The plant is also frequently marketed in a pot for indoor use. This means that hyacinths may be encountered by both indoor and outdoor cats at some point in their lives.
Because the poisons are concentrated in the bulbs, cats who dig up plants are at a far higher danger of ingesting the deadly parts of the plant.
This is not a common occurrence among cats, but it is not unheard of. When chewed, the plant causes pain and irritation in the mouth, thus most cats don’t eat much of it.
How To Diagnose Hyacinth Poisoning In Cats?
You can diagnose hyacinth poisoning in cats by keeping an eye out for initial symptoms and taking your cat to the vet.
If you are concerned about your cat’s health or if severe symptoms concerning breathing and heart rate have begun to develop, bring it in for a professional evaluation.
If the cat’s essential functions need to be stabilized, treatment may begin before a diagnosis is made.
If you see your cat eating plant material and aren’t sure what it is, bring a small clipping to the vet for identification. Giving your cat’s complete medical history can also help them obtain the care they need.
The cat will be given a thorough physical examination to identify any symptoms that have appeared.
Blood samples from your cat will be used for routine tests. A full blood count and a biochemical profile are usually included in these assays.
Urine samples may also be analyzed to see if the kidneys or liver have been harmed, which is common with calcium oxalate toxicity.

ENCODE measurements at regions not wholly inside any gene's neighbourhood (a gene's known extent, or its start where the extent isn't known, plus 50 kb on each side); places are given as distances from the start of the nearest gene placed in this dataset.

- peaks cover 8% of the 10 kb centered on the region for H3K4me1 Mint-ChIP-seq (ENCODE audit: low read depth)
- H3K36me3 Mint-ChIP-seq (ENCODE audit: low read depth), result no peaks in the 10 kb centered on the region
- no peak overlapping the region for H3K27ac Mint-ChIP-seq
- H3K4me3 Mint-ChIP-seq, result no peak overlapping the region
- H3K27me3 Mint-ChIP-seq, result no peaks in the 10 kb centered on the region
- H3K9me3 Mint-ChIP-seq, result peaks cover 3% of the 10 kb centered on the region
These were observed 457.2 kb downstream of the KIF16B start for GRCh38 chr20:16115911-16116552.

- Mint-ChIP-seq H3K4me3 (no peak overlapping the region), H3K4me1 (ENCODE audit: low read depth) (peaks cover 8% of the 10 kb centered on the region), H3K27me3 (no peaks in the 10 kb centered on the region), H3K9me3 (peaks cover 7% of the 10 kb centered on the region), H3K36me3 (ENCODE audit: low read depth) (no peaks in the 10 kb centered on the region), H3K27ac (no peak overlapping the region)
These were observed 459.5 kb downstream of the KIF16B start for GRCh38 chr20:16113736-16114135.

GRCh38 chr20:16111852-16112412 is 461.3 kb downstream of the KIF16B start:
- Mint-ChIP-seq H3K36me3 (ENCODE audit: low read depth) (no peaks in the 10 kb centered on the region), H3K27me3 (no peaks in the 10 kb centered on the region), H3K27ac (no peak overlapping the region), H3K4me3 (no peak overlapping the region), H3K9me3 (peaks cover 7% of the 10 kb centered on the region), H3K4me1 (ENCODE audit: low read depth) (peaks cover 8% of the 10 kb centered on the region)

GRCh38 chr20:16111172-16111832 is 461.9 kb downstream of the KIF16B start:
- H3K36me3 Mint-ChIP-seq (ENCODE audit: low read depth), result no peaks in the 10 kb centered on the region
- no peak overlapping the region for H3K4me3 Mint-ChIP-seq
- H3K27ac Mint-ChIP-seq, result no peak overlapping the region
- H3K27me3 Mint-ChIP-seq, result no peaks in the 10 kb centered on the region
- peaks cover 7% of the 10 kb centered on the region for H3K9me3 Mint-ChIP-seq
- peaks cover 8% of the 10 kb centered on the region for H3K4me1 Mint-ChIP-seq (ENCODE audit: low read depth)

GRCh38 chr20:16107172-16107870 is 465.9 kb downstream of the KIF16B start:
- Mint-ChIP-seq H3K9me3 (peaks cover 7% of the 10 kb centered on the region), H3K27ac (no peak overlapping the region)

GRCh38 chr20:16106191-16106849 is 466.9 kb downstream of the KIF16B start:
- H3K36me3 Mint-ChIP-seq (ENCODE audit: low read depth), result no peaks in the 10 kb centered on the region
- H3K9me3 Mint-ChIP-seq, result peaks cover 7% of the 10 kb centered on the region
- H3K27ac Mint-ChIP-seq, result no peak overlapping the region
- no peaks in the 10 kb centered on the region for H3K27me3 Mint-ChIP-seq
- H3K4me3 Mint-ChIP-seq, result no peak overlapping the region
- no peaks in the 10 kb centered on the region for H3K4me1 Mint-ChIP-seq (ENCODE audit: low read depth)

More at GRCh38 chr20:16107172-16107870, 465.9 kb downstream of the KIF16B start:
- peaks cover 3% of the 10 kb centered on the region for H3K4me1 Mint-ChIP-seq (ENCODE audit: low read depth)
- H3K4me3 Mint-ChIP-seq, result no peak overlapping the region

In severe circumstances, the veterinarian may listen to the cat’s heartbeat and respiration and detect irregularities.
How Treat Hyacinth Poisoning In Cats?
You can provide treatment of hyacinth poisoning in cats by: –
1. Activated Charcoal
This can be used to help absorb and contain all toxins in the stomach, allowing them to pass through the body undigested.
2. Supportive Care
Supportive care may include monitoring the cat’s heart and breathing during the incident, depending on the cat’s condition.
Certain drugs can be used to help the cat’s heartbeat return to normal. If the cat is dehydrated, intravenous fluids may be administered. During this time, the cat will need to be hospitalized.
3. Remove Plant Material
This may entail washing the cat’s mouth to eliminate any residual plant material and calm the oral cavity’s inflammation.
Your veterinarian may use hydrogen peroxide to make your cat puke. To eliminate all of the contents of the stomach, gastric lavage may be used.
This may entail cleaning the cat’s mouth to eliminate any residual plant material and relieve oral irritation.
Your veterinarian may provide hydrogen peroxide to make your cat puke. To eliminate all of the contents of the stomach, a gastric lavage might be used.
How To Prevent Cat From Getting To Hyacinth?
You can prevent your cat from getting to your hyacinth plants by trying out these easy yet effective steps: –
Citrus is a natural odour that cats despise. To keep your cats from getting too close, place orange or lemon peels around the tops of your pots.
You can also keep them away by sprinkling orange, apple, or grapefruit rinds within your potted plants.
2. Coffee Grounds, Sawdust, and Pine Needles